As 2019 budded into Spring, I reflected and realized how some of the toxic roots that I unknowingly planted in 2017 had sprouted as poisonous plants in the garden of my mind. Now, I’ve decided to weed those habits and thoughts out of my head before the heat of the summer sun warms up all the wrong and twisted vines.
One specific incident with one specific person has taught me one incredibly vivid lesson: maybe, you didn’t hurt me as much as I had thought back then, and that maybe, I was clouded by my selfishness and my need of you to be there for me–that what I found to be more virtuous and vital is that no friend ever hurts you willingly.
I did not think to look at your intentions because I was too focused on the indentations on my ego. My ego said, “You should have been there for me.” But what I didn’t realize yet was that I was in a fog and couldn’t see your light, so I thought you weren’t coming to find me and you did not care. What I realize now, is that fog is thick, and if I had reached harder to find your intentions, I would have found your light had I waited just the right amount of time.
But… I wasn’t patient. My ego said, “You should have been there for me.” I was selfish and kept count of the times I had been there for you, but a true friend does not keep count of the good they do for their friends. I’ve always denied the existence of karma and here I was, holding what I’ve done for others against them. I wasn’t ready to admit that I had expectations of friends returning the favor immediately and accordingly to my desires.
Now, my heart says, “I miss you.”
My mind admits, “I’m embarrassed and I regret losing you.”
I’ve learned a lot from my friendships. But, I’ve learned the most when those friendships cease to exist. To the person this post is about, I wish I had the courage to tell you this but I’m not ready…yet. Until then, I wrote this for you. Hope you’re well.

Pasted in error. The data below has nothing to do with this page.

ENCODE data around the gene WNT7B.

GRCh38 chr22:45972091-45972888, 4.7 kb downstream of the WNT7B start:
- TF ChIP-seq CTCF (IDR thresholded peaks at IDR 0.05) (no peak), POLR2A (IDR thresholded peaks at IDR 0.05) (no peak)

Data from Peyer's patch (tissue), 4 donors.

I watered areas of my mind I had let dry up. I embraced the warmth and love of my closest friends. I planted small seeds of hope though I wasn’t sure what would bloom, or if anything would sprout. I plucked petals of daisies, wondering, “Will they forgive me? Will they not?”
Days turn into months.
I revisited the garden of my mind, pleasantly surprised at what I planted had now bloomed. Bushes I had left in a mess became fuller and greener, for I had changed my perspective of what had happened and who you were into a brighter and softer picture.
Our memories are dependent on our moods. On my bad days, I resented you. On my better days, I missed you. These days, I have more good days than not. Even on the days I’m not feeling my best, I now reminisce on our best days as best friends.
It took some time and some trimming but I’m proud of where I am now mentally and emotionally.
Some say they hate receiving flowers as gifts because flowers die. But some things don’t last forever to teach us the lesson of valuing what we have now. We must appreciate the sweet scent of life’s flora while we can. Worrying about tomorrow steals the precious moment of the present.
Losing you made me realize that I cannot keep pushing people away when I feel vulnerable or hurt. Losing you made me realize I have to change the way I react to situations that are uncomfortable and at times, painful. Now, I promise to be less reactive and more patient. I promise to hold onto the ones I love a little harder and give second chances to those deserving of it, a notion I never really believed in or thought I’d say or type.
In life, all we have are the memories we share with each other. How we make others feel, the impact people have on us, and the laughter we share–that is what life is about.
Thank you for reading.